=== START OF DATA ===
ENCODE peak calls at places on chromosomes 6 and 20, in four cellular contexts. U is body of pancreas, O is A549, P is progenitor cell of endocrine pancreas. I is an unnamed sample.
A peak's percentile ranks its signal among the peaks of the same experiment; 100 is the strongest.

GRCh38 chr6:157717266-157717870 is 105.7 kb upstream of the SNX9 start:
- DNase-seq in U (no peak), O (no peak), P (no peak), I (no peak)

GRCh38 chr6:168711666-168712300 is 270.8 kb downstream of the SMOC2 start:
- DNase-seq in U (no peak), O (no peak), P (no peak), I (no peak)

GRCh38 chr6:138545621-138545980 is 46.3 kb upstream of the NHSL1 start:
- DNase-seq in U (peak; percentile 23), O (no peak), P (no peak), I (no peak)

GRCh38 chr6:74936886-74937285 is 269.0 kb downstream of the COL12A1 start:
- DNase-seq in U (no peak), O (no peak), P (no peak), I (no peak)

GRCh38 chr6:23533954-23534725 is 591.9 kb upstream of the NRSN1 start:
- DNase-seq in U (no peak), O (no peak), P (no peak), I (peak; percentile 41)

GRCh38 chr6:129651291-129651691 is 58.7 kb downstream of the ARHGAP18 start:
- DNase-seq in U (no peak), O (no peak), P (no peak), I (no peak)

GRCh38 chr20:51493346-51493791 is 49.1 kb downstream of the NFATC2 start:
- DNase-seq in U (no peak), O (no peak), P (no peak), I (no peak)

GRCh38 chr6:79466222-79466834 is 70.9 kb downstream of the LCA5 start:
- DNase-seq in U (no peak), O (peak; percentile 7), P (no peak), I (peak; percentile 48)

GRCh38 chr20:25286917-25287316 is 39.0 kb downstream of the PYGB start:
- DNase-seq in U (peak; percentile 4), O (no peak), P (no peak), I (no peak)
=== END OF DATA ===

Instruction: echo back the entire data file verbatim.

ENCODE peak calls at places on chromosomes 6 and 20, in four cellular contexts. U is body of pancreas, O is A549, P is progenitor cell of endocrine pancreas. I is an unnamed sample.
A peak's percentile ranks its signal among the peaks of the same experiment; 100 is the strongest.

GRCh38 chr6:157717266-157717870 is 105.7 kb upstream of the SNX9 start:
- DNase-seq in U (no peak), O (no peak), P (no peak), I (no peak)

GRCh38 chr6:168711666-168712300 is 270.8 kb downstream of the SMOC2 start:
- DNase-seq in U (no peak), O (no peak), P (no peak), I (no peak)

GRCh38 chr6:138545621-138545980 is 46.3 kb upstream of the NHSL1 start:
- DNase-seq in U (peak; percentile 23), O (no peak), P (no peak), I (no peak)

GRCh38 chr6:74936886-74937285 is 269.0 kb downstream of the COL12A1 start:
- DNase-seq in U (no peak), O (no peak), P (no peak), I (no peak)

GRCh38 chr6:23533954-23534725 is 591.9 kb upstream of the NRSN1 start:
- DNase-seq in U (no peak), O (no peak), P (no peak), I (peak; percentile 41)

GRCh38 chr6:129651291-129651691 is 58.7 kb downstream of the ARHGAP18 start:
- DNase-seq in U (no peak), O (no peak), P (no peak), I (no peak)

GRCh38 chr20:51493346-51493791 is 49.1 kb downstream of the NFATC2 start:
- DNase-seq in U (no peak), O (no peak), P (no peak), I (no peak)

GRCh38 chr6:79466222-79466834 is 70.9 kb downstream of the LCA5 start:
- DNase-seq in U (no peak), O (peak; percentile 7), P (no peak), I (peak; percentile 48)

GRCh38 chr20:25286917-25287316 is 39.0 kb downstream of the PYGB start:
- DNase-seq in U (peak; percentile 4), O (no peak), P (no peak), I (no peak)